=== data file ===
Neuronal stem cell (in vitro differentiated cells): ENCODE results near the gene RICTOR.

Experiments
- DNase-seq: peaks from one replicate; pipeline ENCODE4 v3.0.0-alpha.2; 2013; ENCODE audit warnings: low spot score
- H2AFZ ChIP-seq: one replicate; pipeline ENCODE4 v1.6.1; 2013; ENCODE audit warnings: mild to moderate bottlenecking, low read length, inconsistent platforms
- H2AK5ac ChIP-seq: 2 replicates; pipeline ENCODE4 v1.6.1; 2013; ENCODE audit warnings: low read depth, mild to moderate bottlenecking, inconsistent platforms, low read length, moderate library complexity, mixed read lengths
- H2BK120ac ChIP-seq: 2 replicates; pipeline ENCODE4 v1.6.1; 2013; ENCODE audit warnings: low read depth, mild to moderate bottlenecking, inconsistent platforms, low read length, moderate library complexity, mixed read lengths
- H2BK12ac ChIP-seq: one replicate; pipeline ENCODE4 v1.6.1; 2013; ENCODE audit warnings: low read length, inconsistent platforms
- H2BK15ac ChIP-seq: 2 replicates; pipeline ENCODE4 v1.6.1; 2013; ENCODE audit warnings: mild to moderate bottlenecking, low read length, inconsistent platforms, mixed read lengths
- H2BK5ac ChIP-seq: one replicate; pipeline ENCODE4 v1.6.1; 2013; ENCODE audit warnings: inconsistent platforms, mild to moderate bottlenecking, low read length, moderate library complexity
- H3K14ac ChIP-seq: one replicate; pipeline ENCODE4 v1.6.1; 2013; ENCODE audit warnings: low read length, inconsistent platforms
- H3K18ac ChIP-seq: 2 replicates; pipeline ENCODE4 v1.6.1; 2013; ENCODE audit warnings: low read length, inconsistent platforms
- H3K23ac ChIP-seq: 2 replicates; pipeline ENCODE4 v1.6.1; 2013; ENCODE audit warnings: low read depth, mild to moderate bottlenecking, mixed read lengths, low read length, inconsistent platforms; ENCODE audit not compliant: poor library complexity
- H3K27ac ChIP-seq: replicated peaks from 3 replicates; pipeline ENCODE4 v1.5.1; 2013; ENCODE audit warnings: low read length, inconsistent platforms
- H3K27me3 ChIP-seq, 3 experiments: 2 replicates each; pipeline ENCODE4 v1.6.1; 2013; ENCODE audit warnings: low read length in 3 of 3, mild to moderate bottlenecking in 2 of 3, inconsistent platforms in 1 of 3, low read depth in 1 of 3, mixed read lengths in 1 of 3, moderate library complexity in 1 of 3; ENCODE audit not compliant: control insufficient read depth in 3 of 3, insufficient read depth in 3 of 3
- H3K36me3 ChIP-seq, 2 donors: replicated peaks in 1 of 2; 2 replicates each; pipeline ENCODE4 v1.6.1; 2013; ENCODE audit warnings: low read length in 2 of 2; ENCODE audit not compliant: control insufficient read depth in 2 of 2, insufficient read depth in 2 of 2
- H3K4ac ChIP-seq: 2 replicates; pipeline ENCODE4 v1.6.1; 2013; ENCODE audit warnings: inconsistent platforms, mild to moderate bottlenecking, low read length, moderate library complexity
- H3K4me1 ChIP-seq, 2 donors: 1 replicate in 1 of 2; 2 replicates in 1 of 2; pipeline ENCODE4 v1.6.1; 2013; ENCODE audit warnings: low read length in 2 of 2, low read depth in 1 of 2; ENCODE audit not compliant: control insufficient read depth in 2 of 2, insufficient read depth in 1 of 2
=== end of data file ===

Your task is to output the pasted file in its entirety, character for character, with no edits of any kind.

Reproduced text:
Neuronal stem cell (in vitro differentiated cells): ENCODE results near the gene RICTOR.

Experiments
- DNase-seq: peaks from one replicate; pipeline ENCODE4 v3.0.0-alpha.2; 2013; ENCODE audit warnings: low spot score
- H2AFZ ChIP-seq: one replicate; pipeline ENCODE4 v1.6.1; 2013; ENCODE audit warnings: mild to moderate bottlenecking, low read length, inconsistent platforms
- H2AK5ac ChIP-seq: 2 replicates; pipeline ENCODE4 v1.6.1; 2013; ENCODE audit warnings: low read depth, mild to moderate bottlenecking, inconsistent platforms, low read length, moderate library complexity, mixed read lengths
- H2BK120ac ChIP-seq: 2 replicates; pipeline ENCODE4 v1.6.1; 2013; ENCODE audit warnings: low read depth, mild to moderate bottlenecking, inconsistent platforms, low read length, moderate library complexity, mixed read lengths
- H2BK12ac ChIP-seq: one replicate; pipeline ENCODE4 v1.6.1; 2013; ENCODE audit warnings: low read length, inconsistent platforms
- H2BK15ac ChIP-seq: 2 replicates; pipeline ENCODE4 v1.6.1; 2013; ENCODE audit warnings: mild to moderate bottlenecking, low read length, inconsistent platforms, mixed read lengths
- H2BK5ac ChIP-seq: one replicate; pipeline ENCODE4 v1.6.1; 2013; ENCODE audit warnings: inconsistent platforms, mild to moderate bottlenecking, low read length, moderate library complexity
- H3K14ac ChIP-seq: one replicate; pipeline ENCODE4 v1.6.1; 2013; ENCODE audit warnings: low read length, inconsistent platforms
- H3K18ac ChIP-seq: 2 replicates; pipeline ENCODE4 v1.6.1; 2013; ENCODE audit warnings: low read length, inconsistent platforms
- H3K23ac ChIP-seq: 2 replicates; pipeline ENCODE4 v1.6.1; 2013; ENCODE audit warnings: low read depth, mild to moderate bottlenecking, mixed read lengths, low read length, inconsistent platforms; ENCODE audit not compliant: poor library complexity
- H3K27ac ChIP-seq: replicated peaks from 3 replicates; pipeline ENCODE4 v1.5.1; 2013; ENCODE audit warnings: low read length, inconsistent platforms
- H3K27me3 ChIP-seq, 3 experiments: 2 replicates each; pipeline ENCODE4 v1.6.1; 2013; ENCODE audit warnings: low read length in 3 of 3, mild to moderate bottlenecking in 2 of 3, inconsistent platforms in 1 of 3, low read depth in 1 of 3, mixed read lengths in 1 of 3, moderate library complexity in 1 of 3; ENCODE audit not compliant: control insufficient read depth in 3 of 3, insufficient read depth in 3 of 3
- H3K36me3 ChIP-seq, 2 donors: replicated peaks in 1 of 2; 2 replicates each; pipeline ENCODE4 v1.6.1; 2013; ENCODE audit warnings: low read length in 2 of 2; ENCODE audit not compliant: control insufficient read depth in 2 of 2, insufficient read depth in 2 of 2
- H3K4ac ChIP-seq: 2 replicates; pipeline ENCODE4 v1.6.1; 2013; ENCODE audit warnings: inconsistent platforms, mild to moderate bottlenecking, low read length, moderate library complexity
- H3K4me1 ChIP-seq, 2 donors: 1 replicate in 1 of 2; 2 replicates in 1 of 2; pipeline ENCODE4 v1.6.1; 2013; ENCODE audit warnings: low read length in 2 of 2, low read depth in 1 of 2; ENCODE audit not compliant: control insufficient read depth in 2 of 2, insufficient read depth in 1 of 2